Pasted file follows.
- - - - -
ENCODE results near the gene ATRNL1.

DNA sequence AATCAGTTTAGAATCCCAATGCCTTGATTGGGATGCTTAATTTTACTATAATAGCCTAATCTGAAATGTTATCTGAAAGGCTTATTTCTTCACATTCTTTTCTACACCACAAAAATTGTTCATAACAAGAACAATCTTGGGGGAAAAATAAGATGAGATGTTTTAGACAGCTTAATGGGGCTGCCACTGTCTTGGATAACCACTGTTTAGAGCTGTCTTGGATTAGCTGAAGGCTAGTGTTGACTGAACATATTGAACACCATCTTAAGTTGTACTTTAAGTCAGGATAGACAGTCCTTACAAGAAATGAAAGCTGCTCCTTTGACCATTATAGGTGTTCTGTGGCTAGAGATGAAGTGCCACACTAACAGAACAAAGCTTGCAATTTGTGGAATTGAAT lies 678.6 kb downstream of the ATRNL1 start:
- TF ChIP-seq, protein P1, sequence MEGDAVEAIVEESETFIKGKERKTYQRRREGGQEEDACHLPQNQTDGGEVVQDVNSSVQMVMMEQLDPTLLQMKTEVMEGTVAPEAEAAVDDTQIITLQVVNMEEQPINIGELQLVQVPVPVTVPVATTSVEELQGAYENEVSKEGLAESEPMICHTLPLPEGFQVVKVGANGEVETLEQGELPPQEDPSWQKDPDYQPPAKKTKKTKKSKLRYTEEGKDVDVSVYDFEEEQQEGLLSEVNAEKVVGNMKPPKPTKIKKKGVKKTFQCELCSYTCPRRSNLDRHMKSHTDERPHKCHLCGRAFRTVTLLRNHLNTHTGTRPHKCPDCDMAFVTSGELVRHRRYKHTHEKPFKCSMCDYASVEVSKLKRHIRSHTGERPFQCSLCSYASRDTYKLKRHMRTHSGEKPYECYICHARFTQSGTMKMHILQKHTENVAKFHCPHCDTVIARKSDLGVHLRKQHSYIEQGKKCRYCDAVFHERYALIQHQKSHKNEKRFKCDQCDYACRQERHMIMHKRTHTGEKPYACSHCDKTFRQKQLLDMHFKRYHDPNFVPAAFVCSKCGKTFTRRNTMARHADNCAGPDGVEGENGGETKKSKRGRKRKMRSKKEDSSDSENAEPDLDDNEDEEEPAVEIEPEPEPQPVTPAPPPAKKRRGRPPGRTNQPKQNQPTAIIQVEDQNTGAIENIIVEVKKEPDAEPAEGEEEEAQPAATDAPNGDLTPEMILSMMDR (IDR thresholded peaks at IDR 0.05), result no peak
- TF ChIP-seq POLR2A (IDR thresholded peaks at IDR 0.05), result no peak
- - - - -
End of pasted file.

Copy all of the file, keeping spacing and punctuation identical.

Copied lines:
ENCODE results near the gene ATRNL1.

DNA sequence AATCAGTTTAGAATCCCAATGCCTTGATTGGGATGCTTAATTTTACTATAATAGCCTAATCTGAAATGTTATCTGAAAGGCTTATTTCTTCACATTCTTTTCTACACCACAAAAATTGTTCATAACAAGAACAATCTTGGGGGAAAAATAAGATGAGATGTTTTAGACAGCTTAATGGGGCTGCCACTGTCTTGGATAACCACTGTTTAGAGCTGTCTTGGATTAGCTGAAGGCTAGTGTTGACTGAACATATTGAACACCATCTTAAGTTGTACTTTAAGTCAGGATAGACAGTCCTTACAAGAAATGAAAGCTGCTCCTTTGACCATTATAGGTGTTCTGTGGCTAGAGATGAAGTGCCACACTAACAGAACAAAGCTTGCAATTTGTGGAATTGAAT lies 678.6 kb downstream of the ATRNL1 start:
- TF ChIP-seq, protein P1, sequence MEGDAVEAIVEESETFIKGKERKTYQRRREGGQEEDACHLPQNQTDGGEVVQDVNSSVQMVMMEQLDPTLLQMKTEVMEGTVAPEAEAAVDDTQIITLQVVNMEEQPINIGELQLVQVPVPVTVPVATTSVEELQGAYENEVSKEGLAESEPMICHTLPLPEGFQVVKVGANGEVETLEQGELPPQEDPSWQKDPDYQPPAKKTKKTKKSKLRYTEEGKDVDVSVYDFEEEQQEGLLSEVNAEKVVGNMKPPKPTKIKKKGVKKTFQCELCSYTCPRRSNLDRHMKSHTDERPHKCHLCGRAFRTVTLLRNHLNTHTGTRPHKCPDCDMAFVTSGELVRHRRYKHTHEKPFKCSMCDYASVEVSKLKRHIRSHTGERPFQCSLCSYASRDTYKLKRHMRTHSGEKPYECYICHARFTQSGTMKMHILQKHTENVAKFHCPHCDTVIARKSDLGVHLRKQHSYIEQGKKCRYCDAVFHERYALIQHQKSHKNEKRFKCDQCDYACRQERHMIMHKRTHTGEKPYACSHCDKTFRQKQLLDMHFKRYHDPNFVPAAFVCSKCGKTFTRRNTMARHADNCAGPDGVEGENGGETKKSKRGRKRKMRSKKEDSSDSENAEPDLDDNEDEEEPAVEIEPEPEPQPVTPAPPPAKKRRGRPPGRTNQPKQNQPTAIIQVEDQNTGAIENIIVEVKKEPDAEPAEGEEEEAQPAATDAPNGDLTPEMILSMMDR (IDR thresholded peaks at IDR 0.05), result no peak
- TF ChIP-seq POLR2A (IDR thresholded peaks at IDR 0.05), result no peak